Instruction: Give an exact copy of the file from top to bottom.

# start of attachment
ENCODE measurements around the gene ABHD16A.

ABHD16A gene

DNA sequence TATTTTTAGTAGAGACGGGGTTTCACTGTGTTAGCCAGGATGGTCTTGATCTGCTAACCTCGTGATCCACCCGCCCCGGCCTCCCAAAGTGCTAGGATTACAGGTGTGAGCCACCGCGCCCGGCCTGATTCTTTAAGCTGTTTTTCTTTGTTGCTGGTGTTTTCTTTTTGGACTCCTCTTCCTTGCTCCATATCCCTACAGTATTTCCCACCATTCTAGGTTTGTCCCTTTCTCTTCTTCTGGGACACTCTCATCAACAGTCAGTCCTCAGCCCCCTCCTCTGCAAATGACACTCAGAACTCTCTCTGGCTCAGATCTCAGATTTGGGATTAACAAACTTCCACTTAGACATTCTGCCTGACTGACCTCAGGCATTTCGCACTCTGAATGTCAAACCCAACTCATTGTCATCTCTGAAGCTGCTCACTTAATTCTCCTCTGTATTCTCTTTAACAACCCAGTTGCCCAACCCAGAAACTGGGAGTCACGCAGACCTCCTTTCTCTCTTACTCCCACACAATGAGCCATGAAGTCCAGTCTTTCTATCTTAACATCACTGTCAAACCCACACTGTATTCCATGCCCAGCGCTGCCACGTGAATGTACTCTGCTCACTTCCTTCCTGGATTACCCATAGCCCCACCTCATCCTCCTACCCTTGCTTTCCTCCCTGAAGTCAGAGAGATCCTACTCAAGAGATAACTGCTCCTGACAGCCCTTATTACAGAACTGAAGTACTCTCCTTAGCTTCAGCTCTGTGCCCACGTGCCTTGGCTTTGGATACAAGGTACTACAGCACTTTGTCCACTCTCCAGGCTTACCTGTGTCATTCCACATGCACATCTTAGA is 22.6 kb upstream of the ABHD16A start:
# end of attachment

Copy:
ENCODE measurements around the gene ABHD16A.

ABHD16A gene

DNA sequence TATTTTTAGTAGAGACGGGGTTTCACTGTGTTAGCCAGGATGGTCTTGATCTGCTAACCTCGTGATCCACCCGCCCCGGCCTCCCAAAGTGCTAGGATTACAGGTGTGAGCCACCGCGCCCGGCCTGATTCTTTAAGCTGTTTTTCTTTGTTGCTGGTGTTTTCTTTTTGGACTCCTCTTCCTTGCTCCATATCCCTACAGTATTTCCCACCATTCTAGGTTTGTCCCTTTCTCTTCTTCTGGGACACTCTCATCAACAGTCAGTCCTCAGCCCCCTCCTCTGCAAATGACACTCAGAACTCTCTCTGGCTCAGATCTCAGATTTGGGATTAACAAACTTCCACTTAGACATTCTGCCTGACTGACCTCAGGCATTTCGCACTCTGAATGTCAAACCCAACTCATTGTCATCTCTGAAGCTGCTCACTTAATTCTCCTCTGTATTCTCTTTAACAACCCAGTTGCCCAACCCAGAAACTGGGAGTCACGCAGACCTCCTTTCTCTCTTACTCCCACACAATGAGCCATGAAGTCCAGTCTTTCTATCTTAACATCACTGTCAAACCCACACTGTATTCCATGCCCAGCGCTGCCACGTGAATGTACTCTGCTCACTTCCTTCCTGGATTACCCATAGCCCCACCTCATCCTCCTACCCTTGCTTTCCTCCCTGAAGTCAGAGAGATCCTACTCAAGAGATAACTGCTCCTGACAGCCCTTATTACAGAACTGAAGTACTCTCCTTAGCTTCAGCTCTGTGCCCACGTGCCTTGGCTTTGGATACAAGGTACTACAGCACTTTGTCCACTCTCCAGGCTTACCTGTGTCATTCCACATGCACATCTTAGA is 22.6 kb upstream of the ABHD16A start: